Acadia’s first year students came through dining hall last Sunday to learn about healthy and sustainable eating, and how and where in dining hall those options are available. Of course, the Acadia Farm was presented as a healthy, sustainable and organic option for produce to choose from in dining hall, when available. This season we are excited to provide students with delicious veggies like carrots, beets, beans, tomatoes and peppers to support a healthy and sustainable diet on campus. This week at dining hall, students will be able to try various veggies grown locally at the Acadia Farm, as well as admiring the beautiful sunflowers being displayed to brighten up dining hall.
The Acadia Community Farm team is excited to see the return of students to Acadia University. It is our mission to provide a space for all students at Acadia University to explore and learn about food and sustainable agriculture. Please feel welcome to come down to the farm any time between sun up and sun down, and take a walk through the garden. You will notice a diversity of plants and animals down at the farm, including pheasants, ravens, various song birds, field mice and even a muskrat (much to our dismay). There are many different varieties of plants being grown at the farm, and signage will help you identify those plants. The farm is a nice place to visit, to get away from the hustle and bustle of campus and immerse yourself in nature, while soaking up some sunshine and enjoying a beautiful view of the dykelands and Cape Blomidon. If you are interested in getting involved at the farm, please email email@example.com for more information on how to get involved!
The sun is out and the veggies are growing! Having a plot at the Acadia Farm is free, we just ask that community members volunteer some time to help the campus section of the farm with their growing projects. James is one of our most dedicated gardeners, he comes down to his plot almost every day and it shows! Gorgeous cauliflower, cabbage, beans and beets can be found in this community member’s plot. His meticulous upkeep has translated into a beautiful and prolific garden. Way to go James!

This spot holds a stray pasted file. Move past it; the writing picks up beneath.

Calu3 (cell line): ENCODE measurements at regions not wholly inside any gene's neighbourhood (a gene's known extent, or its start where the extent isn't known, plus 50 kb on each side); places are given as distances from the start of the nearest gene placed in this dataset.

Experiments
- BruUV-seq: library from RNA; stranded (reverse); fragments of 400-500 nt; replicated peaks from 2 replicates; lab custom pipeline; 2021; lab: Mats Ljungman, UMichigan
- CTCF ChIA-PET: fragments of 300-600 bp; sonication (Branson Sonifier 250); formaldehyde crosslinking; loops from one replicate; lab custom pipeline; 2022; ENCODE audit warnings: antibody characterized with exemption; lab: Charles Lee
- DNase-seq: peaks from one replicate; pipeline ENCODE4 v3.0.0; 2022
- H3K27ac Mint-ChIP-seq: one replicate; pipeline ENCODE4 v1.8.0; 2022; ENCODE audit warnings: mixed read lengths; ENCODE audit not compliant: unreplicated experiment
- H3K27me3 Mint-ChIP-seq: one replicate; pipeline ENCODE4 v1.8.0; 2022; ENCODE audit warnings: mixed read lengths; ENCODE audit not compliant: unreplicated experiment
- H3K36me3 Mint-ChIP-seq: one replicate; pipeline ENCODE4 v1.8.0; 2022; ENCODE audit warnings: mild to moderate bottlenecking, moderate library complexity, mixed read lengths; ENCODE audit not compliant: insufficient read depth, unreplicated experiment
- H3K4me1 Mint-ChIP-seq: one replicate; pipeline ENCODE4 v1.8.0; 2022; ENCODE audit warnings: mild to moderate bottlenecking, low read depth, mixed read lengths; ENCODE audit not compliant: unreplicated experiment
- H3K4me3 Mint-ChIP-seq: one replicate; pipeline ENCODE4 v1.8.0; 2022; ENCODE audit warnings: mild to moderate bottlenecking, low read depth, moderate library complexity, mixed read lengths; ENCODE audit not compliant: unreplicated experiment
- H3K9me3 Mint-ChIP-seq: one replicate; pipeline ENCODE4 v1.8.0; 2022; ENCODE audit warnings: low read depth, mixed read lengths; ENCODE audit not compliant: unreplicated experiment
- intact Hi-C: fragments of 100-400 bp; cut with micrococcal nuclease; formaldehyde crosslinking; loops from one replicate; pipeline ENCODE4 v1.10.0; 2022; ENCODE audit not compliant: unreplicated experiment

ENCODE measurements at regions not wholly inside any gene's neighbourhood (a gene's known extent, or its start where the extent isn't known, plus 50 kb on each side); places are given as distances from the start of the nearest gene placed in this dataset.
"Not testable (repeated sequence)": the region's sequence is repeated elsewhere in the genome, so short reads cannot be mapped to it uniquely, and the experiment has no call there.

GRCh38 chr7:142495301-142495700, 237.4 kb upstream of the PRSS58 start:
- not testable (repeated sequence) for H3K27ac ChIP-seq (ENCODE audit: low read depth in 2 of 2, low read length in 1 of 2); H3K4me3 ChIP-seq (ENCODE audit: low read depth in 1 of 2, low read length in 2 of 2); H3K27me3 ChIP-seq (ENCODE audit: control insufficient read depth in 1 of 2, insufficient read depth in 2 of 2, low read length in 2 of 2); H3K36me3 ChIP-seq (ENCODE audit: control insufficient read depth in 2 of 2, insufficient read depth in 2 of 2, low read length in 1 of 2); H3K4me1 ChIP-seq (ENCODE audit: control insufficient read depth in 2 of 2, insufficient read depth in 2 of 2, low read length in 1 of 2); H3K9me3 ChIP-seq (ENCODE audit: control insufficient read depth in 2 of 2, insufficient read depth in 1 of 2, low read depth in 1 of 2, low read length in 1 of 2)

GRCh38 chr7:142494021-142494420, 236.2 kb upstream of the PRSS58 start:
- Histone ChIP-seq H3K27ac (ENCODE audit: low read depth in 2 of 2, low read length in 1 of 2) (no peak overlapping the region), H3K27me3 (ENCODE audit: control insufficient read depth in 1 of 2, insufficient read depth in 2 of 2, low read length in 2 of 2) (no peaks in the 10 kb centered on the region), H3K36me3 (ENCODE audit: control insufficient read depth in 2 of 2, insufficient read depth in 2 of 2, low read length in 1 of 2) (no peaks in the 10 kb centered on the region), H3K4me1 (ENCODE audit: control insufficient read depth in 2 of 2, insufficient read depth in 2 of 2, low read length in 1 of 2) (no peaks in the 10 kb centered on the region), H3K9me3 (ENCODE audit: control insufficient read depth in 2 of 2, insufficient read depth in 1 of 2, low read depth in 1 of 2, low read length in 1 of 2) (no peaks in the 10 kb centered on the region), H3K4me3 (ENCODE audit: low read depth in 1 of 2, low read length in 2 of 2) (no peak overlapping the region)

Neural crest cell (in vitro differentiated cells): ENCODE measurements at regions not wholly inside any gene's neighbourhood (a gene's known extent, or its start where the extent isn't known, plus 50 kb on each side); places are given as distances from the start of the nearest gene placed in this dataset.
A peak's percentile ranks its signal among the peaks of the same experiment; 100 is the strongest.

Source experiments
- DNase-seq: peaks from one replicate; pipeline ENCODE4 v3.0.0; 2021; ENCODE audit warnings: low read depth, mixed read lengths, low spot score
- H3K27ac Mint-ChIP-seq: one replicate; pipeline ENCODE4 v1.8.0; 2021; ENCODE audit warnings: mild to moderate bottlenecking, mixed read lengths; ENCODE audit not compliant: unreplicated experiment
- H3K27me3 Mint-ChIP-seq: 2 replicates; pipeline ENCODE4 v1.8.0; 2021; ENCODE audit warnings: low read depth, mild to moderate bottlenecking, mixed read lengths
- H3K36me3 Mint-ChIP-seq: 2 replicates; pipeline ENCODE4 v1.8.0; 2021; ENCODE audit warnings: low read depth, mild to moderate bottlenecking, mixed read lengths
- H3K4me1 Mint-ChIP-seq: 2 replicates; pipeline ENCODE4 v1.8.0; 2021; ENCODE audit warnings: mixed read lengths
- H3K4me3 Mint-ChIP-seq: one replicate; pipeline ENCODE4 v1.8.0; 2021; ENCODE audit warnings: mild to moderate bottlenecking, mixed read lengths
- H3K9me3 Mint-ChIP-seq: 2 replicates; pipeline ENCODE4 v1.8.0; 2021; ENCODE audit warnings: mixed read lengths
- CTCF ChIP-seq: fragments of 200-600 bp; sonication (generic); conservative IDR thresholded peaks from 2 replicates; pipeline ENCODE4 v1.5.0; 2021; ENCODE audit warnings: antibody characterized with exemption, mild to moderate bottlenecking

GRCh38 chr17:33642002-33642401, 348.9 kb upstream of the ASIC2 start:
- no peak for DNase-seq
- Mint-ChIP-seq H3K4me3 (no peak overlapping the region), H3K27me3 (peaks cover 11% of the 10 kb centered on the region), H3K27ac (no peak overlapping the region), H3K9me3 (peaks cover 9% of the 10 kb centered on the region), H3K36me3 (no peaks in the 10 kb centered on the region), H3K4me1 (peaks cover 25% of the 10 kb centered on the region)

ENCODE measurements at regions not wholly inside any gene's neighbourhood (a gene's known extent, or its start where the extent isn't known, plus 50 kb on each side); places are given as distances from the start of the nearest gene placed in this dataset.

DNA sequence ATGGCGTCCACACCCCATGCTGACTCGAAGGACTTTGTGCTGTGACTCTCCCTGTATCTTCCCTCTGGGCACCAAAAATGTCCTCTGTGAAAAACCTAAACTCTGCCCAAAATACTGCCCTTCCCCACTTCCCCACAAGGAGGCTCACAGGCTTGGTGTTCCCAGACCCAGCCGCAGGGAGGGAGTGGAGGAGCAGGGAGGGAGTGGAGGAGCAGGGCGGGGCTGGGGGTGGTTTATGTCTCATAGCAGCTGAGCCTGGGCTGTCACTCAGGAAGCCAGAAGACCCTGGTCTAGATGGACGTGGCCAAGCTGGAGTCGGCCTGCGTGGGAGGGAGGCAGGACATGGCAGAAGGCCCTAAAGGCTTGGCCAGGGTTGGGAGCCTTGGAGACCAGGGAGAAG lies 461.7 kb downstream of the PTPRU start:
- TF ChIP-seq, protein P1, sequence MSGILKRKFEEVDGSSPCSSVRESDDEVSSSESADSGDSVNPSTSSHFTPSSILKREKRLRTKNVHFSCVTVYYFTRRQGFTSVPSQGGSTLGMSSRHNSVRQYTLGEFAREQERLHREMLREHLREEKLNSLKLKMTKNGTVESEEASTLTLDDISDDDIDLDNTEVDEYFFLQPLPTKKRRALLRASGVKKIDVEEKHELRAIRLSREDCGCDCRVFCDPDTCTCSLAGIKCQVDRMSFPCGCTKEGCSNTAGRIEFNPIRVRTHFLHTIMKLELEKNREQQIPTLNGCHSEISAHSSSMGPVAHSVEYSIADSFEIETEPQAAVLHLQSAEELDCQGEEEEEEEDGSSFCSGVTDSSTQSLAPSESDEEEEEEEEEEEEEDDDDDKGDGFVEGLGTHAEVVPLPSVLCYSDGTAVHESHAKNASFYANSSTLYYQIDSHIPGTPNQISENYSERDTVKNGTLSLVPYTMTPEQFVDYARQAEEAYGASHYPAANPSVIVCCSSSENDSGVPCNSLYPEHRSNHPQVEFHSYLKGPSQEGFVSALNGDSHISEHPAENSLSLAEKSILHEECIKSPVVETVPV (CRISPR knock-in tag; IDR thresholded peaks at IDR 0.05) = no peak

Come down to the farm any time and check out what’s growing. Our community members have an impressive array of veggies and plants growing in their plots, a great display of agricultural biodiversity.
This past July the Acadia Community Farm received a wonderful donation from the Gulf of Maine Institute (GOMI), who expressed their thanks for the farm’s participation in the program by donating two high bush blueberry bushes.
GOMI is an organization that is dedicated to preserving the Gulf of Maine and its watershed. This summer Acadia hosted a conference where youth from both the United States and Canada came together to explore topics pertaining to climate change and sustainability. Naturally, the farm took the roll as a space for groups of young adults to explore the realities of where food comes from and how that effects both the environment and society.
We at the farm would like to thank everyone involved in the GOMI conference for their donation, and show what beautiful and delicious fruit their gift provides!
For more information about GOMI visit their website at http://www.gulfofmaineinstitute.com
After a long weekend of rest and relaxation it is a wonderful surprise to come back and see that the plants didn’t get the memo about the vacation. Our plants are producing in full force, getting ready for the students to return and explore the edible diversity available at their campus garden. Looking forward to seeing everyone next month!
Bunches of green tomatoes waiting patiently to be ripened by the sun
Gorgeous kale plants expand over this community member’s plot
The Jack-o-lanterns are blooming, getting ready for a halloween pumpkin carving event
Our sunflowers have finally began to open and show us their true beauty. Such vibrant flowers
Tomatoes growing in the campus garden
So sweet and crisp, these new carrots taste as good as candy
Purple, yellow and green beans have pulled through the slug infestation and will soon be producing delicious goods that can be found at Wheelock dining hall
An interesting look at what a purple bean plant looks like. The flowers and stem are actually purple!
Our peas are loaded and ready to eat! Available soon at Wheelock dining hall
Last week we had the pleasure of hosting our first workshop of the season with Av Singh giving an informative and engaging talk on companion planting. I want to extend a huge thank you to Av for sharing his time and wisdom with us! For those of you who missed the event, I have attached a link to a PDF with some great information about how to do some of your own companion planting at home or in your plots.